Graduated driver licensing is one strategy for promoting safe driving behaviors and reducing the incidence and severity of MVCs among young drivers. This method allows new drivers to accumulate driving experience in low-risk settings and gradually lifts restrictions until an unrestricted license is earned (7). In addition, because up to 24 months may be required to obtain an unrestricted license, drivers are older and more mature when they become fully licensed. Driving restrictions may include prohibiting unsupervised nighttime driving, requiring zero or near-zero blood alcohol concentration, requiring all occupants to be properly restrained, and limiting the number of passengers and the distances and types of roads traveled. The threshold for corrective action (e.g., a lengthened restriction period) may be lower for restricted drivers than for unrestricted drivers. Graduated licensing systems have been instituted in Australia, New Zealand, and Ontario, Canada. Although this system has not been implemented in the United States, the National Highway Traffic Safety Administration is providing funds to states to evaluate the impact of various elements of the graduated licensing system.

The Gwinnett County Teen Traffic Tragedies Task Force is planning to use findings from this study to assist in developing and targeting specific intervention strategies for reducing MVC injuries and deaths among young drivers.

References

  1. National Highway Traffic Safety Administration. Fatal Accident Reporting System, 1991: a review of information on fatal traffic crashes in the United States. Washington, DC: US Department of Transportation, National Highway Traffic Safety Administration, 1992.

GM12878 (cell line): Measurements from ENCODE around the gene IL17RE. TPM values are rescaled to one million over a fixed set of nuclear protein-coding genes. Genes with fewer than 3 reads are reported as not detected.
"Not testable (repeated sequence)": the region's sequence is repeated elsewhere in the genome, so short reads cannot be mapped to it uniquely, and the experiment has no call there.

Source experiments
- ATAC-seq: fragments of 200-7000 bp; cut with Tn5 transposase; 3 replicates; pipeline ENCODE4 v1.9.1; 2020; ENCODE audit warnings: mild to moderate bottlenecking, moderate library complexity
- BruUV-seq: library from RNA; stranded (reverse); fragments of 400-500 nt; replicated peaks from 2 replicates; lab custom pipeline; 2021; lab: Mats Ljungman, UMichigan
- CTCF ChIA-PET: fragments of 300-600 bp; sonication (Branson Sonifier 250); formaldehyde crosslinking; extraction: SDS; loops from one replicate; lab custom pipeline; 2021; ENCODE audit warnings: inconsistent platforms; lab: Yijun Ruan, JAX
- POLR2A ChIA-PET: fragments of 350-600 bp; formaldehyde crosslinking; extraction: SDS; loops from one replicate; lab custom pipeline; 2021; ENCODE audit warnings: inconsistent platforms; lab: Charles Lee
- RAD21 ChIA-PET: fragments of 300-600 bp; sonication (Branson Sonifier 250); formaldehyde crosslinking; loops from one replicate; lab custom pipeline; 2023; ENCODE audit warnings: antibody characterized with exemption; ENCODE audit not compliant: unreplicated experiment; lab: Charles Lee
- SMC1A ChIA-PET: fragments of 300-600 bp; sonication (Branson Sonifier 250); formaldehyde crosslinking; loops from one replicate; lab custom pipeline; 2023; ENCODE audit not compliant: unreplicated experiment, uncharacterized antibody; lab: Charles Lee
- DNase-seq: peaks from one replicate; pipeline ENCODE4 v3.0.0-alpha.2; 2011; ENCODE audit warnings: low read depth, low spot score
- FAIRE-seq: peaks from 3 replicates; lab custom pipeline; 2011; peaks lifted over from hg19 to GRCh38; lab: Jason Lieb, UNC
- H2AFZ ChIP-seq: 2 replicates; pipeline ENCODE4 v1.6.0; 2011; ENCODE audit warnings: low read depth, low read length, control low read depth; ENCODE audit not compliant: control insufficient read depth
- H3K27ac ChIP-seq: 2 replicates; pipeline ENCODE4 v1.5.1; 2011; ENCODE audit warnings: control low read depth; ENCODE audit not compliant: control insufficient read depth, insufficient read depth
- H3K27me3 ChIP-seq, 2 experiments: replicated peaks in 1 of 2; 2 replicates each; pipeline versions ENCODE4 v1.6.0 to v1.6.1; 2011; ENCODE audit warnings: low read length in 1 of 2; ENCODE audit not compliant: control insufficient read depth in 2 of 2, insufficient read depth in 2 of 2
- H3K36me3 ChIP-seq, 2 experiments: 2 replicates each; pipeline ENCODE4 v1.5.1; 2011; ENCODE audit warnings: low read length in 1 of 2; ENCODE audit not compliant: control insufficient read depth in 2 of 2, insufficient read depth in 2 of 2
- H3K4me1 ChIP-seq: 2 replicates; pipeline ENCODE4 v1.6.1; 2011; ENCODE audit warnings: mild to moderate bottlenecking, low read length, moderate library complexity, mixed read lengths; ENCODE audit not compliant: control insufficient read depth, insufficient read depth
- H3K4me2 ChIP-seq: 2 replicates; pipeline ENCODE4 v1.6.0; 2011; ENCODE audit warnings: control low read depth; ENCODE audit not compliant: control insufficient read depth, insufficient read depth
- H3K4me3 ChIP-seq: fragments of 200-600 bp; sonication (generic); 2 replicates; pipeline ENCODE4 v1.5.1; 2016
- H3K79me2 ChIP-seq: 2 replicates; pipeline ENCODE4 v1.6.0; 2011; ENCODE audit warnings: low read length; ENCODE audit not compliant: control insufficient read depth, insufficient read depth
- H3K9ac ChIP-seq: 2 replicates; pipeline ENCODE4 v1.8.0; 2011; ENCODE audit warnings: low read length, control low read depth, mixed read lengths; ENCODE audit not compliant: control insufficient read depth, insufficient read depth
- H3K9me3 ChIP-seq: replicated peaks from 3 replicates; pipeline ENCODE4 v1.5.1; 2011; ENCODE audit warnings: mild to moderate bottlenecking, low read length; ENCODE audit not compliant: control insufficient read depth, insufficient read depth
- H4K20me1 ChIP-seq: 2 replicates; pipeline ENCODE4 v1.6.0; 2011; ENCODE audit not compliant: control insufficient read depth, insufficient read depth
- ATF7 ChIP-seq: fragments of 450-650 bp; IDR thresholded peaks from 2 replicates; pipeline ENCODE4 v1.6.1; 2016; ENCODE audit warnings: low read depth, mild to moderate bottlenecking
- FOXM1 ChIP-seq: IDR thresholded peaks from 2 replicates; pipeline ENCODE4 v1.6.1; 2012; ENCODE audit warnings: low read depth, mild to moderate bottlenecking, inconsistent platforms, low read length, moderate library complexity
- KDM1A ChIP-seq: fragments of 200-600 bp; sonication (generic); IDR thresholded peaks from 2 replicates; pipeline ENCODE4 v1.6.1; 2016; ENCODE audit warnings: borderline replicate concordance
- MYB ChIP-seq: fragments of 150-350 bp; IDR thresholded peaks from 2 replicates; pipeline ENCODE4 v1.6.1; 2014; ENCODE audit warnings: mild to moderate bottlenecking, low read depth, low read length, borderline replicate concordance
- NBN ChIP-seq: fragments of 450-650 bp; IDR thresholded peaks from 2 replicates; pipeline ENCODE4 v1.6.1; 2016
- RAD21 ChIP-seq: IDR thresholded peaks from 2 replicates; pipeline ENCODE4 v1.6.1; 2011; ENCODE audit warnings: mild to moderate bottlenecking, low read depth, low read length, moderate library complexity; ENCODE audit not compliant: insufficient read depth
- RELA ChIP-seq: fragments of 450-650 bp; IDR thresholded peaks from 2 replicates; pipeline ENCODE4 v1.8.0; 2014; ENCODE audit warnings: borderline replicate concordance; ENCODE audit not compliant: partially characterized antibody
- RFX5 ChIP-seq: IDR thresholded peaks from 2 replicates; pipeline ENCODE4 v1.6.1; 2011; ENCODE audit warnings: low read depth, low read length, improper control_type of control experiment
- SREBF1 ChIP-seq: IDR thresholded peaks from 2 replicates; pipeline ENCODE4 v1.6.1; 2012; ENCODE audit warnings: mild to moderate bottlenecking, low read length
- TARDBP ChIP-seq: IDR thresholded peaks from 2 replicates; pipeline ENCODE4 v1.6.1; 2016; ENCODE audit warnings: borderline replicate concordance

2. Insurance Institute for Highway Safety. Teenage drivers: questions and answers. Arlington, Virginia: Insurance Institute for Highway Safety, 1993.

  3. Donovan JE, Jessor R. Young adult driving questionnaire. Boulder, Colorado: University of Colorado Institute of Behavioral Science, 1992.

  4. Evans L. Traffic safety and the driver. New York: Van Nostrand Reinhold, 1991.

  5. Mayhew DR, Simpson HM. New to the road: young drivers and novice drivers: similar problems and solutions? Ottawa: Traffic Injury Research Foundation of Canada, 1991.

  6. Hingson R, Howland J. Promoting safety in adolescents. In: Millstein SG, Petersen AC, Nightingale EO, eds. Promoting the health of adolescents: new directions for the twenty-first century. New York: Oxford University Press, 1993.

  7. Insurance Institute for Highway Safety. Slower graduation to full licensing means fewer teenage deaths. In: Status report. Arlington, Virginia: Insurance Institute for Highway Safety 1994;29(4):1-3.


Table_1
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TABLE 1. Frequency * of self-reported risky driving behaviors among persons aged 16-19 years, by case-student + and
control-student & status and behavior -- Gwinnett County, Georgia, 1993
========================================================================================================================
                                      Never               1-2 Times              3-5 Times             >=6 Times